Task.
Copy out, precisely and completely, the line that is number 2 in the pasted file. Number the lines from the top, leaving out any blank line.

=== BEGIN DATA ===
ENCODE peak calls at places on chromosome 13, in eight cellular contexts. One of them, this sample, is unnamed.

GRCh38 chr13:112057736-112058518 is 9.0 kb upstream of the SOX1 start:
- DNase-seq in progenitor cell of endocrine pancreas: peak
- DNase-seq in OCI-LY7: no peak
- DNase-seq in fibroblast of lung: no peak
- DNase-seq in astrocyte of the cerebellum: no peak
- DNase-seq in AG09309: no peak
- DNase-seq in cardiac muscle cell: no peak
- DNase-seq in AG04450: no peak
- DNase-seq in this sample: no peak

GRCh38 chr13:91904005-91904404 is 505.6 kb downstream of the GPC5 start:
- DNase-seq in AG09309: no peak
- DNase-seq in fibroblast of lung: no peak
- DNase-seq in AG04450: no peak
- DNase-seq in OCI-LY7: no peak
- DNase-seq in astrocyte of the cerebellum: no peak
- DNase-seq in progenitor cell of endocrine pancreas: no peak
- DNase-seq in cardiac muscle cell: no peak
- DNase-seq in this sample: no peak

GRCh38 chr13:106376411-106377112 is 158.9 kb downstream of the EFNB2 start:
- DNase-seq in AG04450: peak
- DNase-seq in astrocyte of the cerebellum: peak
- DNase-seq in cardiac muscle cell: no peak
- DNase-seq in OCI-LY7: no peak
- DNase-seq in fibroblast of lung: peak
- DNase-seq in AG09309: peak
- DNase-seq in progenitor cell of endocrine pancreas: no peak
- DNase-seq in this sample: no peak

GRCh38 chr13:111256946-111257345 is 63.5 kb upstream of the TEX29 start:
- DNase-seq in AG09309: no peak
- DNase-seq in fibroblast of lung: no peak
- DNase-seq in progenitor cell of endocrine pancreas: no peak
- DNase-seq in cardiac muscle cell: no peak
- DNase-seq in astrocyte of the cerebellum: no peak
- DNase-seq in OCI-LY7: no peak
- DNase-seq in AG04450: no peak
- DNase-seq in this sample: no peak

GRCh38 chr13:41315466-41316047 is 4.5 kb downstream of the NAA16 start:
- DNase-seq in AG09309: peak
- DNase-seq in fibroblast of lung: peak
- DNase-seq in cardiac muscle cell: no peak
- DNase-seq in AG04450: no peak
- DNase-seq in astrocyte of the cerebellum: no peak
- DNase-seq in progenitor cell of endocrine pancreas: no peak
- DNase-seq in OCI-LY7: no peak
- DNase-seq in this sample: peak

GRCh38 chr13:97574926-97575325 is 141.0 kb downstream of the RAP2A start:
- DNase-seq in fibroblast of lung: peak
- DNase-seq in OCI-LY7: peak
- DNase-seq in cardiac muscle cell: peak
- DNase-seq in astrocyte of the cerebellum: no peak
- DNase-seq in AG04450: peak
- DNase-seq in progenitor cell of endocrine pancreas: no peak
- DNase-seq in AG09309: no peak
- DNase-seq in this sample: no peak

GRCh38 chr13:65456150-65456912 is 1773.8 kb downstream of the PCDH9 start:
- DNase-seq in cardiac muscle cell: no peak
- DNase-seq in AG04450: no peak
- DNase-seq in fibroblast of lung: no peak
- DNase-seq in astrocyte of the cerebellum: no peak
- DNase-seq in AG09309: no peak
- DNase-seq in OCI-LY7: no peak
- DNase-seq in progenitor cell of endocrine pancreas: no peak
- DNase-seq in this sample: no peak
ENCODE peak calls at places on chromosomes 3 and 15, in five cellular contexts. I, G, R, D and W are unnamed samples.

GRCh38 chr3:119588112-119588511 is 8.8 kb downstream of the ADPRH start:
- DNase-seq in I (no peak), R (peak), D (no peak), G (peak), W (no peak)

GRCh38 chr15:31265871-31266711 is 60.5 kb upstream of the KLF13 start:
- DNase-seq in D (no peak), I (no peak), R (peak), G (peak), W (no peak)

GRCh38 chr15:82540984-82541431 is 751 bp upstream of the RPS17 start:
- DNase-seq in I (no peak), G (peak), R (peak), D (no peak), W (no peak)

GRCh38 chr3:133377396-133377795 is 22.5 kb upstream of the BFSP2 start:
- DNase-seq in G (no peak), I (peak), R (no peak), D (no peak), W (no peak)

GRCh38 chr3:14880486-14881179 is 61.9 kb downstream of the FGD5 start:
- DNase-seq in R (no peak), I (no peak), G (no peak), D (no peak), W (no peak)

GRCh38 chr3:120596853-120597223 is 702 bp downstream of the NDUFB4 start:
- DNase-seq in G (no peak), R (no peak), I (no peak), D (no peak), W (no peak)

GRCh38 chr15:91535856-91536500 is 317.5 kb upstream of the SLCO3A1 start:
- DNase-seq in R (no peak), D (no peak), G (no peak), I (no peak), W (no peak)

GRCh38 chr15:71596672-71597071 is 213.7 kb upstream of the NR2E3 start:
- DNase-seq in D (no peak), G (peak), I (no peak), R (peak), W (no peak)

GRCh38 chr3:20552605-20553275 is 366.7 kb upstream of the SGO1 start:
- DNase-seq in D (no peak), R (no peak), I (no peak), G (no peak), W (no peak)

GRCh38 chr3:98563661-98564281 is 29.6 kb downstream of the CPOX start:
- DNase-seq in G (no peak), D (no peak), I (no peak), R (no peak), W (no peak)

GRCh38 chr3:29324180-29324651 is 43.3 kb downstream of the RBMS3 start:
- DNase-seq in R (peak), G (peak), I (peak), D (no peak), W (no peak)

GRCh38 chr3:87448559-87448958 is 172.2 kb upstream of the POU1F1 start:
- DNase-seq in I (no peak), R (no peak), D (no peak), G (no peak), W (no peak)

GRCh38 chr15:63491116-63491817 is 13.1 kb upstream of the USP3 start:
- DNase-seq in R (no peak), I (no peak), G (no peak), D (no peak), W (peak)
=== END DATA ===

GRCh38 chr13:112057736-112058518 is 9.0 kb upstream of the SOX1 start: